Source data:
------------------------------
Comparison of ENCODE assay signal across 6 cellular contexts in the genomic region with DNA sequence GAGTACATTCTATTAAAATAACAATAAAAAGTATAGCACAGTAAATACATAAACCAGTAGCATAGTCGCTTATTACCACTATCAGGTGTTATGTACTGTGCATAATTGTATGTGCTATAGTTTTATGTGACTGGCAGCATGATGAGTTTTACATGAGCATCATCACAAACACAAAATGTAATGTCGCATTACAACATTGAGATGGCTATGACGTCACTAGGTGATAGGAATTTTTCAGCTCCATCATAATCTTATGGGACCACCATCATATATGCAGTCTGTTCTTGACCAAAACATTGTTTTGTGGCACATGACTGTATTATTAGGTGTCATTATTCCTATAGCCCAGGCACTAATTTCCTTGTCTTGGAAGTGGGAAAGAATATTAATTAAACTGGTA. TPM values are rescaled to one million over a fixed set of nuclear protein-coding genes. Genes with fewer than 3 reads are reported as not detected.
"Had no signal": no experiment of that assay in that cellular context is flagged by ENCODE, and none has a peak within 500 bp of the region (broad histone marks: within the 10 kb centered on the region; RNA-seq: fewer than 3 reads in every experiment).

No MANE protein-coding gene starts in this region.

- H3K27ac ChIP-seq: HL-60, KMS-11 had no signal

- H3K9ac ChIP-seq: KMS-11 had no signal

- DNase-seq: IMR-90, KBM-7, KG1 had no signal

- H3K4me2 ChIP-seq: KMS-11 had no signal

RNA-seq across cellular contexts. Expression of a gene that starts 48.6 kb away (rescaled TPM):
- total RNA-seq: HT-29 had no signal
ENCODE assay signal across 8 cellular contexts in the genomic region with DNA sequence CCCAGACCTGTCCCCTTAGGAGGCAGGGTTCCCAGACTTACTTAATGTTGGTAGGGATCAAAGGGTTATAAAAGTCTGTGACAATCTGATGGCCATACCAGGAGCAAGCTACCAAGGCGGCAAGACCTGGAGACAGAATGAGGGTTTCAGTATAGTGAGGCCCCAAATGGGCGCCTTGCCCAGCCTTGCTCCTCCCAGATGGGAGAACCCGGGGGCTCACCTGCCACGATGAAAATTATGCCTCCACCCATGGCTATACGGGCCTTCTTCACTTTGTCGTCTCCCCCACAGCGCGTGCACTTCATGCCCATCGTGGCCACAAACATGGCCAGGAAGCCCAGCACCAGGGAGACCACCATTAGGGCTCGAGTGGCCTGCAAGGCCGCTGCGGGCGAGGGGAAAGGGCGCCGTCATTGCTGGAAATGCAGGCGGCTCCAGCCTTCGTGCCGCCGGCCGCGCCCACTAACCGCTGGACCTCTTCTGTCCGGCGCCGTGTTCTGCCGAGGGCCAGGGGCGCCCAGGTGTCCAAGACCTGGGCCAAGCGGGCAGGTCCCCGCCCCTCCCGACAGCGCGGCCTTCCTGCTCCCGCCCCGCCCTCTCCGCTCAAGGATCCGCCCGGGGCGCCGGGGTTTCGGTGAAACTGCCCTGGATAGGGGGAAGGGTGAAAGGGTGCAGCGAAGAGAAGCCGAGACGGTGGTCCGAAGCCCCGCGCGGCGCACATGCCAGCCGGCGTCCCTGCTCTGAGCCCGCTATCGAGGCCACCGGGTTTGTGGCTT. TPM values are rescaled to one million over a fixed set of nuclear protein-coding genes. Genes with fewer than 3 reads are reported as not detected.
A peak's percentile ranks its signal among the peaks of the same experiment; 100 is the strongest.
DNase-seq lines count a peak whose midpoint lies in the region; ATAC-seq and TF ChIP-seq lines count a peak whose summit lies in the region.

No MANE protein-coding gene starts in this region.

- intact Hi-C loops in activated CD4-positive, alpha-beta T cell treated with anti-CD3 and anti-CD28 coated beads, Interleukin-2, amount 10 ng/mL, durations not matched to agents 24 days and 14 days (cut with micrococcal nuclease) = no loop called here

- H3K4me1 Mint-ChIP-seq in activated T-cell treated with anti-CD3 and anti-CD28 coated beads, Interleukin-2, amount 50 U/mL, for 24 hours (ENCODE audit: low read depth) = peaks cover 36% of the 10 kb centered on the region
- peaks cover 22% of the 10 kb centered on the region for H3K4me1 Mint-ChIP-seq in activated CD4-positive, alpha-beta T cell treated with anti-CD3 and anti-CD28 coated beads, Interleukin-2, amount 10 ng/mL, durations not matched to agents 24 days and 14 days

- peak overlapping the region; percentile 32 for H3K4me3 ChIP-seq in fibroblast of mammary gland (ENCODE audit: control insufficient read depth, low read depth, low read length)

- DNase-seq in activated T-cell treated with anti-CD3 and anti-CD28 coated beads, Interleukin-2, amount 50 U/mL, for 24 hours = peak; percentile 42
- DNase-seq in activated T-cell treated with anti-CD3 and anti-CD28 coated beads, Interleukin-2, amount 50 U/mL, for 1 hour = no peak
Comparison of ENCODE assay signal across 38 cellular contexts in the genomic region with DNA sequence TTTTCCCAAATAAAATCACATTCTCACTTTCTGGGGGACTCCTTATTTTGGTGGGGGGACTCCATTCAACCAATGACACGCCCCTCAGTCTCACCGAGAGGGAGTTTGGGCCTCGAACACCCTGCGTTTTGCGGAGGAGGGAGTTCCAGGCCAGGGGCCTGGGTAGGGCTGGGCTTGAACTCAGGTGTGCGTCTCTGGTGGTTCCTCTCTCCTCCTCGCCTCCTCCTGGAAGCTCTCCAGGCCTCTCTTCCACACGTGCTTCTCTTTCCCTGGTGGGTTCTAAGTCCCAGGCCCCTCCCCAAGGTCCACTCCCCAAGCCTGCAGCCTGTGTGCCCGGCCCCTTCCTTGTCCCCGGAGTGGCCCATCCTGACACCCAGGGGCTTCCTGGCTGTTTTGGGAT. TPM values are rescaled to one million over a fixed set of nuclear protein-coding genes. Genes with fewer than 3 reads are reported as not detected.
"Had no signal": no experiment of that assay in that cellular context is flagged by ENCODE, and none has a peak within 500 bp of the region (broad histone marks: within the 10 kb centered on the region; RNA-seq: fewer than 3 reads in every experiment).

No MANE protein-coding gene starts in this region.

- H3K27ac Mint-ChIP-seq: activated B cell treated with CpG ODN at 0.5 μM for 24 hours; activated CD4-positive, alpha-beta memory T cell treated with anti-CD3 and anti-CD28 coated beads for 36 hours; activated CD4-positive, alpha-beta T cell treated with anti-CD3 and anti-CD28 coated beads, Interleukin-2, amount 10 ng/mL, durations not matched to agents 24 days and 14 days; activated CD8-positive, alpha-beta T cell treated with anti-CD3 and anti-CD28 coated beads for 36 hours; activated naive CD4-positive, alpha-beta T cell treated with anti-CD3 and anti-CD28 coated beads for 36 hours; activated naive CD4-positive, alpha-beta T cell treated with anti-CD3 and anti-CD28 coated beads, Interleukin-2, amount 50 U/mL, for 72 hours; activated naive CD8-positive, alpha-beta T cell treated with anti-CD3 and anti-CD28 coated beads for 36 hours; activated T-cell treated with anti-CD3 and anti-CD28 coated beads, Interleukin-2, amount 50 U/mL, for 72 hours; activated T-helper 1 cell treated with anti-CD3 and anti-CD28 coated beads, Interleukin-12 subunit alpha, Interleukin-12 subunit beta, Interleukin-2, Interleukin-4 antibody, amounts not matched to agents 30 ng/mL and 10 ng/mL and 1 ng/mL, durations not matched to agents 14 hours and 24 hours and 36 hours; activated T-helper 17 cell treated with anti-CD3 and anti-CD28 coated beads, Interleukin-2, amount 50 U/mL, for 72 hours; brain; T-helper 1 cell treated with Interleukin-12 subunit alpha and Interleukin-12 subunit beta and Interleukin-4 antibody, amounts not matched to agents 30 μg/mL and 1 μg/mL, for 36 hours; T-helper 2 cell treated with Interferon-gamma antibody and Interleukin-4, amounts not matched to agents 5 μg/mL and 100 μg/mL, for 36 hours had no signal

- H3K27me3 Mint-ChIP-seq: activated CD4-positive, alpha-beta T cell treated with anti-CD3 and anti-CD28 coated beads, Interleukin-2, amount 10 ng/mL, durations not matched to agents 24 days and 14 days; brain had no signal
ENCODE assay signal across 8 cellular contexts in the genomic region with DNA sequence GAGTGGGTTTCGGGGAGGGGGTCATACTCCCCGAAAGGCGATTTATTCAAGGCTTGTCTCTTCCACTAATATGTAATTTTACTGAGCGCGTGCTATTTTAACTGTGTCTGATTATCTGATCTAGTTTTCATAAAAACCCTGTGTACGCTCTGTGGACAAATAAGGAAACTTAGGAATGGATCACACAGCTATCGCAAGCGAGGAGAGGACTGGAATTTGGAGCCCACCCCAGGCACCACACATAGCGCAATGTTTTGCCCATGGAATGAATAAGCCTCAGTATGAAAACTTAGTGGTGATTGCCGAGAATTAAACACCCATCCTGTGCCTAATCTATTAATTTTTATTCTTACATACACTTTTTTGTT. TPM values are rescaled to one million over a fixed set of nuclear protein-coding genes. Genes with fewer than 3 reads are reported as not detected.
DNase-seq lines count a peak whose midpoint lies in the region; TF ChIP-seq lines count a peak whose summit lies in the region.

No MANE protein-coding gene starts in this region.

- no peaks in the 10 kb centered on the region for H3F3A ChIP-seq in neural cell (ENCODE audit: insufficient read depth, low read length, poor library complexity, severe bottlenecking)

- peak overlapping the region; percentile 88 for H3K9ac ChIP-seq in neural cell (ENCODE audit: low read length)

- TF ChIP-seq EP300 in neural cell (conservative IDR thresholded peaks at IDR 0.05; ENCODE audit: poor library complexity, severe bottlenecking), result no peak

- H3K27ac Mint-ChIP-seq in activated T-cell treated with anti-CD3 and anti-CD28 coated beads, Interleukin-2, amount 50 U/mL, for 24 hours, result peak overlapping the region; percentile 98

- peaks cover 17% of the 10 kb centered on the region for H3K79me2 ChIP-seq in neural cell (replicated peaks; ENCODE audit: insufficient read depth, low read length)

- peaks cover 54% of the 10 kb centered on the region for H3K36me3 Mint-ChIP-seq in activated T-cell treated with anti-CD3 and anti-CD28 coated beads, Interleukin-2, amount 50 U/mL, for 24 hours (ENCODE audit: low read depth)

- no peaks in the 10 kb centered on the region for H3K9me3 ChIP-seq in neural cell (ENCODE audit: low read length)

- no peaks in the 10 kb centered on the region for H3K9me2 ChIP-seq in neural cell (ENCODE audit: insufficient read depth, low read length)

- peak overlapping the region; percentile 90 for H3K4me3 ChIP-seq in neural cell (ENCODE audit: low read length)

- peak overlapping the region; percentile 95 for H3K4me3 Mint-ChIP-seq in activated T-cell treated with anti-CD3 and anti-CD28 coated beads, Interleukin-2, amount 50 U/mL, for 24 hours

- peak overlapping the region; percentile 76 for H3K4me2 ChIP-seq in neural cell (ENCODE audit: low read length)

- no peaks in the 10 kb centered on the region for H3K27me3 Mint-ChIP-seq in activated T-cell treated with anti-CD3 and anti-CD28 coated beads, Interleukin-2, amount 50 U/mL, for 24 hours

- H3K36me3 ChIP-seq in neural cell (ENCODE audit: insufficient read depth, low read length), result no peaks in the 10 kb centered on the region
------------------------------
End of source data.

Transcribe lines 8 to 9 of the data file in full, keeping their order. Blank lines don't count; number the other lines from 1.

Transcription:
RNA-seq across cellular contexts. Expression of a gene that starts 48.6 kb away (rescaled TPM):
- total RNA-seq: HT-29 had no signal